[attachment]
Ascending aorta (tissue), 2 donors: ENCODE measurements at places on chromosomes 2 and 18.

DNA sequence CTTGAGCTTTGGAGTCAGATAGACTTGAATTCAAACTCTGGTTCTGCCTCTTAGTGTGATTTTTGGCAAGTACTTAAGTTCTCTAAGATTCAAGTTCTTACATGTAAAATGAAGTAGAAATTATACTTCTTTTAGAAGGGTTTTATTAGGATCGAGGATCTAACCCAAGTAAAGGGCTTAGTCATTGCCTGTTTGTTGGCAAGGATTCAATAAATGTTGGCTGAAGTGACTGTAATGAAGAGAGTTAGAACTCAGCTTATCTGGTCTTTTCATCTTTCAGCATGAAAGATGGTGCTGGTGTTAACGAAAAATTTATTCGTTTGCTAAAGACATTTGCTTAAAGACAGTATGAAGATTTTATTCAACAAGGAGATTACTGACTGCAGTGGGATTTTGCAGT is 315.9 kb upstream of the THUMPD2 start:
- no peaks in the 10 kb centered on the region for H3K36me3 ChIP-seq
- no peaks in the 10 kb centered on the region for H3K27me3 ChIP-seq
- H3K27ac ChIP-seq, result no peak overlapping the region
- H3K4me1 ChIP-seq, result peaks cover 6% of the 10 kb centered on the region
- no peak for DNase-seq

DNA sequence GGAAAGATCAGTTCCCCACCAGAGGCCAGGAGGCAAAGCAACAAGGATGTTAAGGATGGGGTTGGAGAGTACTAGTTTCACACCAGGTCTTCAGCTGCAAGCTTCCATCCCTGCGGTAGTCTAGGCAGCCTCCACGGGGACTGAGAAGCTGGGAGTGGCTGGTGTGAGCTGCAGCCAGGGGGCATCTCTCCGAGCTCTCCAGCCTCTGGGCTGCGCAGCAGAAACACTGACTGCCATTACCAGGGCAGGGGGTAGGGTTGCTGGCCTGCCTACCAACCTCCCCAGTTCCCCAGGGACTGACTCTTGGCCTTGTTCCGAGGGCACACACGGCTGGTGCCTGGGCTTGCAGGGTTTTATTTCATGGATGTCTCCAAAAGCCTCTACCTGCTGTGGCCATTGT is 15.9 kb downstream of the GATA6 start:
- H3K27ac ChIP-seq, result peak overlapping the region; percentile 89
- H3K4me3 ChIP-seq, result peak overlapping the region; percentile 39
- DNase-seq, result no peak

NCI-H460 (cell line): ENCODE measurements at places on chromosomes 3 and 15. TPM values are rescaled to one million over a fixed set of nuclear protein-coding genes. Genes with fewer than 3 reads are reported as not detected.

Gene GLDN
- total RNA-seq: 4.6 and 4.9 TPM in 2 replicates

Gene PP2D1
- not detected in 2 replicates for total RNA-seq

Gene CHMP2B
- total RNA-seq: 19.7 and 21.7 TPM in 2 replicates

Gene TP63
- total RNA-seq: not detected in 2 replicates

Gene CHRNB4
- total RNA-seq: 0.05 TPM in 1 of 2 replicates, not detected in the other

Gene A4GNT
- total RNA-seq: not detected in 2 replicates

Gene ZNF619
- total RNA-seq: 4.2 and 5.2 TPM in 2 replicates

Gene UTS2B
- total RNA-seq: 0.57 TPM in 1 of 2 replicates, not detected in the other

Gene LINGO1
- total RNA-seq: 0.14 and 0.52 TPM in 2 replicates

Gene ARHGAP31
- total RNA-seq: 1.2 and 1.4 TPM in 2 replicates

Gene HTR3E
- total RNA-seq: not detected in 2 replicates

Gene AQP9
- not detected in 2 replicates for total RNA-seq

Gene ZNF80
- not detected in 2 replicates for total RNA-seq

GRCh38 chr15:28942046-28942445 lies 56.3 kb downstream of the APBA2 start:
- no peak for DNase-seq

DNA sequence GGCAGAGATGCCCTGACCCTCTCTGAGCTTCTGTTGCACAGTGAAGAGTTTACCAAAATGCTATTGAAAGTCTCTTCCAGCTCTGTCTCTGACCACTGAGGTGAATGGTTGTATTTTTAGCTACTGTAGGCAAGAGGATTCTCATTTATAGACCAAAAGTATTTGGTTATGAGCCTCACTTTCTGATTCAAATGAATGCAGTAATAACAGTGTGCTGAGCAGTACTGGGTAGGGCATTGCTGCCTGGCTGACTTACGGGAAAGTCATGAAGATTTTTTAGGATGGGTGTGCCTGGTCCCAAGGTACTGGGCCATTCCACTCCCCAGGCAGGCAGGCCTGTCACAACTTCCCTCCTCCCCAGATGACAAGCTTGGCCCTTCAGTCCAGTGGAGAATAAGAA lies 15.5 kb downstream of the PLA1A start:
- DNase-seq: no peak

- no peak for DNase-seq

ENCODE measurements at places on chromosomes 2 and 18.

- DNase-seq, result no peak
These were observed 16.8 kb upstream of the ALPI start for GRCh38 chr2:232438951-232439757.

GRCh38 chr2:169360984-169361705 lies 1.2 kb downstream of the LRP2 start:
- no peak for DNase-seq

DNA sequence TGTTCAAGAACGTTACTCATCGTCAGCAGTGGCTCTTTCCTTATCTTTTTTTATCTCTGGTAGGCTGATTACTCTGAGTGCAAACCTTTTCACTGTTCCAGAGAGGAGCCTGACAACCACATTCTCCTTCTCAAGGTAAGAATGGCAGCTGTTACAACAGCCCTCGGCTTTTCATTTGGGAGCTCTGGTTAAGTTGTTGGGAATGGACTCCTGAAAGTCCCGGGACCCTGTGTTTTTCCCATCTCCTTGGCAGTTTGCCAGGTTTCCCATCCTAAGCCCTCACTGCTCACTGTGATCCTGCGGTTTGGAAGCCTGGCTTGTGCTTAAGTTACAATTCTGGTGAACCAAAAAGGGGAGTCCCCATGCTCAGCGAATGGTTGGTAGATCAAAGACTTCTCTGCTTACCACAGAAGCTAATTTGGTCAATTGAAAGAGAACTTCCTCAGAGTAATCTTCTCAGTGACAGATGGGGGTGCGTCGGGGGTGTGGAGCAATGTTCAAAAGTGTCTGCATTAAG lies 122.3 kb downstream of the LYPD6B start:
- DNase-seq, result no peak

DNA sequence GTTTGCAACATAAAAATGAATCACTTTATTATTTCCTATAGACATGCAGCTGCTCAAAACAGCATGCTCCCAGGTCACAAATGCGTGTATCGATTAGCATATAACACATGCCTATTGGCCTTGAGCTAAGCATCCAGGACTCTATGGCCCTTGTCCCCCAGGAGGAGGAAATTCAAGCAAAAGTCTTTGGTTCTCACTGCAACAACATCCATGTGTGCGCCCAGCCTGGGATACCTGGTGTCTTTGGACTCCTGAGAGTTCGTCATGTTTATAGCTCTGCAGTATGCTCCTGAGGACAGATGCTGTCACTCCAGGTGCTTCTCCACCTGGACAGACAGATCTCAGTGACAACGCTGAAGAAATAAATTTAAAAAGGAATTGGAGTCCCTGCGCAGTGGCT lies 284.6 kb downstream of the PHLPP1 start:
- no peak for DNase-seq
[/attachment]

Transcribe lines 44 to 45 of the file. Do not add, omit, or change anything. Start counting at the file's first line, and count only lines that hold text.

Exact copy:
ENCODE measurements at places on chromosomes 2 and 18.

- DNase-seq, result no peak